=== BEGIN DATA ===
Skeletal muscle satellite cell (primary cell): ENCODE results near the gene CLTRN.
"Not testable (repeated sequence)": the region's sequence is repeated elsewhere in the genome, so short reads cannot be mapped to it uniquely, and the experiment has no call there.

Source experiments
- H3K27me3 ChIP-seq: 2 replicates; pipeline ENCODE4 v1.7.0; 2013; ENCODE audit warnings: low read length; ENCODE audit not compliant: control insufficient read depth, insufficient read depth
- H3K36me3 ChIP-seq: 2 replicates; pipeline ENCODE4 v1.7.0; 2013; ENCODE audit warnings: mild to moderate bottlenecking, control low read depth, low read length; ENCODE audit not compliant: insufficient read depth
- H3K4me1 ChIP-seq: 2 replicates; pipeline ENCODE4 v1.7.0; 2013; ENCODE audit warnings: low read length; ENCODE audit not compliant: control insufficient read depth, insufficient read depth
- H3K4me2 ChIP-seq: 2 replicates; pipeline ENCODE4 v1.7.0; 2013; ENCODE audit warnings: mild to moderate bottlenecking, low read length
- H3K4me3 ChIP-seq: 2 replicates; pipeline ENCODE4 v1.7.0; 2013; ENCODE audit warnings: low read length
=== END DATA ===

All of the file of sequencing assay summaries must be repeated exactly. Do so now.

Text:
Skeletal muscle satellite cell (primary cell): ENCODE results near the gene CLTRN.
"Not testable (repeated sequence)": the region's sequence is repeated elsewhere in the genome, so short reads cannot be mapped to it uniquely, and the experiment has no call there.

Source experiments
- H3K27me3 ChIP-seq: 2 replicates; pipeline ENCODE4 v1.7.0; 2013; ENCODE audit warnings: low read length; ENCODE audit not compliant: control insufficient read depth, insufficient read depth
- H3K36me3 ChIP-seq: 2 replicates; pipeline ENCODE4 v1.7.0; 2013; ENCODE audit warnings: mild to moderate bottlenecking, control low read depth, low read length; ENCODE audit not compliant: insufficient read depth
- H3K4me1 ChIP-seq: 2 replicates; pipeline ENCODE4 v1.7.0; 2013; ENCODE audit warnings: low read length; ENCODE audit not compliant: control insufficient read depth, insufficient read depth
- H3K4me2 ChIP-seq: 2 replicates; pipeline ENCODE4 v1.7.0; 2013; ENCODE audit warnings: mild to moderate bottlenecking, low read length
- H3K4me3 ChIP-seq: 2 replicates; pipeline ENCODE4 v1.7.0; 2013; ENCODE audit warnings: low read length